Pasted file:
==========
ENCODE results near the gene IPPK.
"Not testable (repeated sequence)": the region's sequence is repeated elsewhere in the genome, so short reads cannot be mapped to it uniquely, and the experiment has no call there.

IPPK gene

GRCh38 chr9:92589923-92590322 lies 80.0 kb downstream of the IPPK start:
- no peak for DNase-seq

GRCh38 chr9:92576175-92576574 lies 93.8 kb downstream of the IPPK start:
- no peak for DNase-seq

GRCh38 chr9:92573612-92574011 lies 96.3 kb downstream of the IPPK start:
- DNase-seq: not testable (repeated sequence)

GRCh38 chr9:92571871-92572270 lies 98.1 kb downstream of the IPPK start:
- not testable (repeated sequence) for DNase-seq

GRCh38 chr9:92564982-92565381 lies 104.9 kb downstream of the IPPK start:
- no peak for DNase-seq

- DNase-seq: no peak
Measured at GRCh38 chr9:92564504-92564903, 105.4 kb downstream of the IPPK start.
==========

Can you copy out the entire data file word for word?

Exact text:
ENCODE results near the gene IPPK.
"Not testable (repeated sequence)": the region's sequence is repeated elsewhere in the genome, so short reads cannot be mapped to it uniquely, and the experiment has no call there.

IPPK gene

GRCh38 chr9:92589923-92590322 lies 80.0 kb downstream of the IPPK start:
- no peak for DNase-seq

GRCh38 chr9:92576175-92576574 lies 93.8 kb downstream of the IPPK start:
- no peak for DNase-seq

GRCh38 chr9:92573612-92574011 lies 96.3 kb downstream of the IPPK start:
- DNase-seq: not testable (repeated sequence)

GRCh38 chr9:92571871-92572270 lies 98.1 kb downstream of the IPPK start:
- not testable (repeated sequence) for DNase-seq

GRCh38 chr9:92564982-92565381 lies 104.9 kb downstream of the IPPK start:
- no peak for DNase-seq

- DNase-seq: no peak
Measured at GRCh38 chr9:92564504-92564903, 105.4 kb downstream of the IPPK start.